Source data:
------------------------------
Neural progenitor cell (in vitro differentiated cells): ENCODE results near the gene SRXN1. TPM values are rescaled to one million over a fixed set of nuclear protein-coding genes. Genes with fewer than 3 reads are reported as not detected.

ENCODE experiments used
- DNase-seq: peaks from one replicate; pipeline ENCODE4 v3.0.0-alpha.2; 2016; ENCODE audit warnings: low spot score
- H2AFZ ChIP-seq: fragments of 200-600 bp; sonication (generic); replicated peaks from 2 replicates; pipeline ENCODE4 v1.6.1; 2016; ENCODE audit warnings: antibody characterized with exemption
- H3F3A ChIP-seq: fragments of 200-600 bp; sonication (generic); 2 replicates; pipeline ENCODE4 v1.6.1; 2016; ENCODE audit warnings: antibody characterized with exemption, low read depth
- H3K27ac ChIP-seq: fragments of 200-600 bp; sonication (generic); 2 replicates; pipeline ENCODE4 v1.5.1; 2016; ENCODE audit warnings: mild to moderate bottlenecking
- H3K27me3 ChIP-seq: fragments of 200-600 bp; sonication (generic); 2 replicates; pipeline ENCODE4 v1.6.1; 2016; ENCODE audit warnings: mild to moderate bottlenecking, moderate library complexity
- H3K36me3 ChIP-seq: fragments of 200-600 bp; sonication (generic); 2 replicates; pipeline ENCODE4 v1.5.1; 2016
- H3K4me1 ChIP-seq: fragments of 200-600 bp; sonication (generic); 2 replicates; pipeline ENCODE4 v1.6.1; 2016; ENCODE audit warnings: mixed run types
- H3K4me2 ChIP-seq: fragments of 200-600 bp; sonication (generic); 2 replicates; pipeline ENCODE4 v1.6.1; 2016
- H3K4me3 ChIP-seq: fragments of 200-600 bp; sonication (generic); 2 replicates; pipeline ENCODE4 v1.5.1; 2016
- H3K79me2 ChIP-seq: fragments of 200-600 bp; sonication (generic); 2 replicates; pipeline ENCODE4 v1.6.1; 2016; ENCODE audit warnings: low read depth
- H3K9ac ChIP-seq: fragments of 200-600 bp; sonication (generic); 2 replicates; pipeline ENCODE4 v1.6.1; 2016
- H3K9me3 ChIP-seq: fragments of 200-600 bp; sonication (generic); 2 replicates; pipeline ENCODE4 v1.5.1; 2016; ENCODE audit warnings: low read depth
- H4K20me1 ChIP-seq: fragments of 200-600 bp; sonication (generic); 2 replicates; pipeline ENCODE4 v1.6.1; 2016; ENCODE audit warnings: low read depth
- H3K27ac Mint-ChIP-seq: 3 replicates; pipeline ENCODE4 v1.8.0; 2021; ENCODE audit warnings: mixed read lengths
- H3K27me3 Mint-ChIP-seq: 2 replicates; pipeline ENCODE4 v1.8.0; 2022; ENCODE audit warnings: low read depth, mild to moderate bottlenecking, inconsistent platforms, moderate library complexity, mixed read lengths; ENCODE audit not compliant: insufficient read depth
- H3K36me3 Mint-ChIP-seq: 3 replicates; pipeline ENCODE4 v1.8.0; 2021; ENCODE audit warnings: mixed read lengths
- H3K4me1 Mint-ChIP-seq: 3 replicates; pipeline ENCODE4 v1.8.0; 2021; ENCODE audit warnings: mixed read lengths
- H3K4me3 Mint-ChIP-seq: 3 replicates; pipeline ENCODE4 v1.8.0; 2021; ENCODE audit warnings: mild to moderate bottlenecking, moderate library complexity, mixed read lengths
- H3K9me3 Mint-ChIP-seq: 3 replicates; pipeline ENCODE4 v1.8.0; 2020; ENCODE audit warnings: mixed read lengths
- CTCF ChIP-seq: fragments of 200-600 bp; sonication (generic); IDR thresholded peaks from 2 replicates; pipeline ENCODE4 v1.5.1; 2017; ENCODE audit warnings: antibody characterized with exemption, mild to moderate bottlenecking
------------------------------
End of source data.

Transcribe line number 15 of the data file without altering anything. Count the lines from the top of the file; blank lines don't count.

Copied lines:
- H4K20me1 ChIP-seq: fragments of 200-600 bp; sonication (generic); 2 replicates; pipeline ENCODE4 v1.6.1; 2016; ENCODE audit warnings: low read depth